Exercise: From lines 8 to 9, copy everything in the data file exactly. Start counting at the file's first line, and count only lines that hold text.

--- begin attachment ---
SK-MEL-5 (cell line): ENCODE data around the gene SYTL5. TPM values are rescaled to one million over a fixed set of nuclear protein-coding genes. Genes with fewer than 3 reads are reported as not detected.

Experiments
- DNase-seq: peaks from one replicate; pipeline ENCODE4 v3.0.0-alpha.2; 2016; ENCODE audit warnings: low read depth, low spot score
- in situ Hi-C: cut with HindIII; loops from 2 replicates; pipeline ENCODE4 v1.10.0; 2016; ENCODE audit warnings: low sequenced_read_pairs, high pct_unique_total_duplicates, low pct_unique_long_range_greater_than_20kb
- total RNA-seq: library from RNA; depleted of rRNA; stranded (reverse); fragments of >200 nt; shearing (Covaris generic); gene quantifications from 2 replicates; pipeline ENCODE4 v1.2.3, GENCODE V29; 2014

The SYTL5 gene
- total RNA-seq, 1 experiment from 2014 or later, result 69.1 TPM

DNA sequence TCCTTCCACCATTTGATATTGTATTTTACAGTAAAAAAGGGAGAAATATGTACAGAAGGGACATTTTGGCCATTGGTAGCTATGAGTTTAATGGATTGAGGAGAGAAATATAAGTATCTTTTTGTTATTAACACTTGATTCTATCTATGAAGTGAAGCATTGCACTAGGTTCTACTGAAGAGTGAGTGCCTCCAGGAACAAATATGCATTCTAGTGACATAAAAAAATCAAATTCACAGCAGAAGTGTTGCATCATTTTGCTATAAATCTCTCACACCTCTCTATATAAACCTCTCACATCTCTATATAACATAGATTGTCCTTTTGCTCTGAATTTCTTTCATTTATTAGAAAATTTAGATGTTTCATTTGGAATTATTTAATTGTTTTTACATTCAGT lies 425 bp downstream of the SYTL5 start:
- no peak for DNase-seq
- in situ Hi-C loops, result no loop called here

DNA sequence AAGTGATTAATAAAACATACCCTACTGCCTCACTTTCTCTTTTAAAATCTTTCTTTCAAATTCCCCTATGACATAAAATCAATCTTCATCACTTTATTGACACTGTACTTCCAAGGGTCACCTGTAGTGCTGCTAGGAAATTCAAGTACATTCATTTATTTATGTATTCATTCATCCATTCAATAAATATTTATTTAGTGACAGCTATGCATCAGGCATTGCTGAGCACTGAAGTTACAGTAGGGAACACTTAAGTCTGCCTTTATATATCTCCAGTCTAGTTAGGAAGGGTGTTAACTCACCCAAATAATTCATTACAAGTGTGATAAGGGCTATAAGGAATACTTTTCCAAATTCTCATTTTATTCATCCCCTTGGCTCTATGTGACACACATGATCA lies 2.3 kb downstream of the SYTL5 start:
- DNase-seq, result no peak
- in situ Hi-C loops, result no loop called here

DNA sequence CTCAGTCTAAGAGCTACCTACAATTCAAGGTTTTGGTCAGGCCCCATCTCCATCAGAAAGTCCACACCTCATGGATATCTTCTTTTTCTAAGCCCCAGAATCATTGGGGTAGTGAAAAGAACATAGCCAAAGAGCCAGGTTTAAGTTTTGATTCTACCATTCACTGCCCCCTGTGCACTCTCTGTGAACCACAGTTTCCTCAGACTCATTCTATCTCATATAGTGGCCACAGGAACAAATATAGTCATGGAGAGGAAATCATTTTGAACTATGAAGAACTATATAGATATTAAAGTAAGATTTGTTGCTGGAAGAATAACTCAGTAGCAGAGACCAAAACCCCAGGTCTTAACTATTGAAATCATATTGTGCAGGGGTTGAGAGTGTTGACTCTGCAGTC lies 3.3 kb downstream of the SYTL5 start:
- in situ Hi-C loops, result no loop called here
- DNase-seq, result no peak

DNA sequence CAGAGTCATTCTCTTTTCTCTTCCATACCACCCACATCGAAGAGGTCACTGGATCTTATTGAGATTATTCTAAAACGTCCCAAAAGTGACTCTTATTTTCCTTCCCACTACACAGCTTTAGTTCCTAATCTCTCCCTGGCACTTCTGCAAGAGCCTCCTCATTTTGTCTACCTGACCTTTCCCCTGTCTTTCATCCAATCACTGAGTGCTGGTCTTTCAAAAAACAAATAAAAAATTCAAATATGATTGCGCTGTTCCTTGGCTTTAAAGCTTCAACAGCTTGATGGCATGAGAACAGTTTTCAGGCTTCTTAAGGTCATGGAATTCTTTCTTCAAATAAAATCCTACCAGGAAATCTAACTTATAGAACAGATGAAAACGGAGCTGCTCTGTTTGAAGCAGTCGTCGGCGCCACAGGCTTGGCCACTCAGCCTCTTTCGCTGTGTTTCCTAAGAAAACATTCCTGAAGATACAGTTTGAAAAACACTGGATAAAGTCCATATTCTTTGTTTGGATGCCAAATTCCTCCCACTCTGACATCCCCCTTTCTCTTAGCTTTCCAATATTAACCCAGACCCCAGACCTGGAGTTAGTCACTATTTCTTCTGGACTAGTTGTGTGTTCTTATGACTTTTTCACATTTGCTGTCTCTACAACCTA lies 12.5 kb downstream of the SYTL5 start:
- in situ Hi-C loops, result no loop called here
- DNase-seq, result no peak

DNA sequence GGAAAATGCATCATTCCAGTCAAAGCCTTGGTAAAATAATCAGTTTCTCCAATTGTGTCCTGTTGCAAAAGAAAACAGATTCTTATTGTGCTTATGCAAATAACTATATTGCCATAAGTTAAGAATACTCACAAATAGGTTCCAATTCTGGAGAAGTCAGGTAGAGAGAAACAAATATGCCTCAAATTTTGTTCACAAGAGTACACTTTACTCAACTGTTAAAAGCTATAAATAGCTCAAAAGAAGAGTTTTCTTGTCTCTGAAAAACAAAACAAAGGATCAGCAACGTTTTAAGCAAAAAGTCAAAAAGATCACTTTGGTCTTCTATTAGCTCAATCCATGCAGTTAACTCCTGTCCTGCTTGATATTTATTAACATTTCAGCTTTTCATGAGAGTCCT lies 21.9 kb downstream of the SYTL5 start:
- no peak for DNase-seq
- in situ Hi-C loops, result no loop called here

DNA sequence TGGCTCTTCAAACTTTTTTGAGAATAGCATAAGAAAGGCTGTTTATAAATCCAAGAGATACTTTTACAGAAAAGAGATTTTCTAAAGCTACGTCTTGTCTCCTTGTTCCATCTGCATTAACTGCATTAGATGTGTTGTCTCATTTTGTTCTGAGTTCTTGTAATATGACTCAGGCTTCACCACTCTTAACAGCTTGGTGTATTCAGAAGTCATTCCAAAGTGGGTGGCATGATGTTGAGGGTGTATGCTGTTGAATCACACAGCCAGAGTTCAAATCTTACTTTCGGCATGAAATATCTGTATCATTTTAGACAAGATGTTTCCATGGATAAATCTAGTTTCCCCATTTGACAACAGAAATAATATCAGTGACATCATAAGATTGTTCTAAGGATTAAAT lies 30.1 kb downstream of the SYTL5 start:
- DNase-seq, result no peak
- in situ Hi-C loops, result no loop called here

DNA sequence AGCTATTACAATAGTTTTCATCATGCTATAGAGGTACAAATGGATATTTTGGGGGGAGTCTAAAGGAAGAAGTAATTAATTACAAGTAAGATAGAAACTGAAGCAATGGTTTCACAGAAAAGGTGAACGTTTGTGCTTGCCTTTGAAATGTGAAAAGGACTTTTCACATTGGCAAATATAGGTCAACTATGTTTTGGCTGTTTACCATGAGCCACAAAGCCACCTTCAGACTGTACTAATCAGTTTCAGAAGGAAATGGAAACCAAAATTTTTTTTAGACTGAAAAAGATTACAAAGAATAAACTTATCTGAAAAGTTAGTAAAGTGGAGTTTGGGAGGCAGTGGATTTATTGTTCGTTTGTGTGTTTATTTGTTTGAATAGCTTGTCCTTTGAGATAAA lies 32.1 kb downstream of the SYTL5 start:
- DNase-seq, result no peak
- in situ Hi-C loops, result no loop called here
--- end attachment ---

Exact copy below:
DNA sequence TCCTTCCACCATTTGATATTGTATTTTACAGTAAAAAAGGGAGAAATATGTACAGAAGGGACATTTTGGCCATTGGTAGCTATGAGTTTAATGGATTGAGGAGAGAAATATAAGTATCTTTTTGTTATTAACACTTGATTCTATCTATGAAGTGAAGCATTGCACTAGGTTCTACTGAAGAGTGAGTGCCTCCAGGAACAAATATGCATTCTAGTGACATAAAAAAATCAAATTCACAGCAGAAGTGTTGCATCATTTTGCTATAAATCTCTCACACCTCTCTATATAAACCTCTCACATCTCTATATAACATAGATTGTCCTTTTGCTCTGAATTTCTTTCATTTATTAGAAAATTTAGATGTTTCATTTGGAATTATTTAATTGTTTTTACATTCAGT lies 425 bp downstream of the SYTL5 start:
- no peak for DNase-seq